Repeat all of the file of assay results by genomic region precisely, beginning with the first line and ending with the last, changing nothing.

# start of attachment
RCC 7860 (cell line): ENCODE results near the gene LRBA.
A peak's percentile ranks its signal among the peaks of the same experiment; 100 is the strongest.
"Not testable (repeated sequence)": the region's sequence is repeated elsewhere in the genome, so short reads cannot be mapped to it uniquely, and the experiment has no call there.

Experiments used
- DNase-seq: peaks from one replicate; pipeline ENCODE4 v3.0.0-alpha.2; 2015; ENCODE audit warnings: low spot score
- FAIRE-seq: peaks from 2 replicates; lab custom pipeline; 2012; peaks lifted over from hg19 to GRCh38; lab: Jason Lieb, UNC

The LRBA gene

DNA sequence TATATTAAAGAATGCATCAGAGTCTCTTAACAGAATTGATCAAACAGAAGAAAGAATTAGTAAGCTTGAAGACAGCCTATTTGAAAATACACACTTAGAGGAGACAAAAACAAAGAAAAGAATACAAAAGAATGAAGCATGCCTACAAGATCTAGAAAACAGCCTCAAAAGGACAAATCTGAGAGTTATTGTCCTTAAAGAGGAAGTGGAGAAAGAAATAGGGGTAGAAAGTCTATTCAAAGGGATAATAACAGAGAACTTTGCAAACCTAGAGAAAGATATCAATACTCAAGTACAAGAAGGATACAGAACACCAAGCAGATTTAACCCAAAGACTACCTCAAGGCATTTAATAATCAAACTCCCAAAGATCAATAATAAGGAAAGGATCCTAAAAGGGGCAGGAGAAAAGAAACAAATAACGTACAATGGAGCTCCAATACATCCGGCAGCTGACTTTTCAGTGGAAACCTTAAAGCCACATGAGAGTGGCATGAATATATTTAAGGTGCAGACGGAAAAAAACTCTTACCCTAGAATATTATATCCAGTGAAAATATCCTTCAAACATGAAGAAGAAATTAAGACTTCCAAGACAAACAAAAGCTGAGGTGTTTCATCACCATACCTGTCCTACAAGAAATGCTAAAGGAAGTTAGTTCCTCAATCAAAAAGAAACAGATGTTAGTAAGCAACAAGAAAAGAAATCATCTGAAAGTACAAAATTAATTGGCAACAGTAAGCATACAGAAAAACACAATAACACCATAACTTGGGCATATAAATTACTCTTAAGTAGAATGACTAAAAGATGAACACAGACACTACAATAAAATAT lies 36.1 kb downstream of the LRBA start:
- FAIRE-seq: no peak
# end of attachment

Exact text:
RCC 7860 (cell line): ENCODE results near the gene LRBA.
A peak's percentile ranks its signal among the peaks of the same experiment; 100 is the strongest.
"Not testable (repeated sequence)": the region's sequence is repeated elsewhere in the genome, so short reads cannot be mapped to it uniquely, and the experiment has no call there.

Experiments used
- DNase-seq: peaks from one replicate; pipeline ENCODE4 v3.0.0-alpha.2; 2015; ENCODE audit warnings: low spot score
- FAIRE-seq: peaks from 2 replicates; lab custom pipeline; 2012; peaks lifted over from hg19 to GRCh38; lab: Jason Lieb, UNC

The LRBA gene

DNA sequence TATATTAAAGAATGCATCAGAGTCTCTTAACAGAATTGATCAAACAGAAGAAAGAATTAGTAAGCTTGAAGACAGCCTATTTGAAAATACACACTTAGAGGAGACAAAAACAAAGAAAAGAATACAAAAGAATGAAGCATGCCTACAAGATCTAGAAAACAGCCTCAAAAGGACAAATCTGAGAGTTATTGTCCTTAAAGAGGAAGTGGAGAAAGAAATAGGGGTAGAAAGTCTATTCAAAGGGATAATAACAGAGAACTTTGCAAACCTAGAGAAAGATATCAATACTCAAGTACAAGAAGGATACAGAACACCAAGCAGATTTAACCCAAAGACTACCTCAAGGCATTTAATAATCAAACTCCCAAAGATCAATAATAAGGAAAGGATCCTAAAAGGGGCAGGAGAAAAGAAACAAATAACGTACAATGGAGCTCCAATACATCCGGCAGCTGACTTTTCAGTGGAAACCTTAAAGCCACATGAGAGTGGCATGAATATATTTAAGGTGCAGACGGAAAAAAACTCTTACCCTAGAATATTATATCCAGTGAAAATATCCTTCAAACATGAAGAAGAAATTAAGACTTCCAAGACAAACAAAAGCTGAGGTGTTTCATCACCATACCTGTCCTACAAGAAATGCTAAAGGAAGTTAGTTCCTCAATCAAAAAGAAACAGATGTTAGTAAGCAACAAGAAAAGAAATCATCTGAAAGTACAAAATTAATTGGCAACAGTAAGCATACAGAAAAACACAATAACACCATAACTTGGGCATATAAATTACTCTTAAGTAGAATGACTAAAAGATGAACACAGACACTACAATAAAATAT lies 36.1 kb downstream of the LRBA start:
- FAIRE-seq: no peak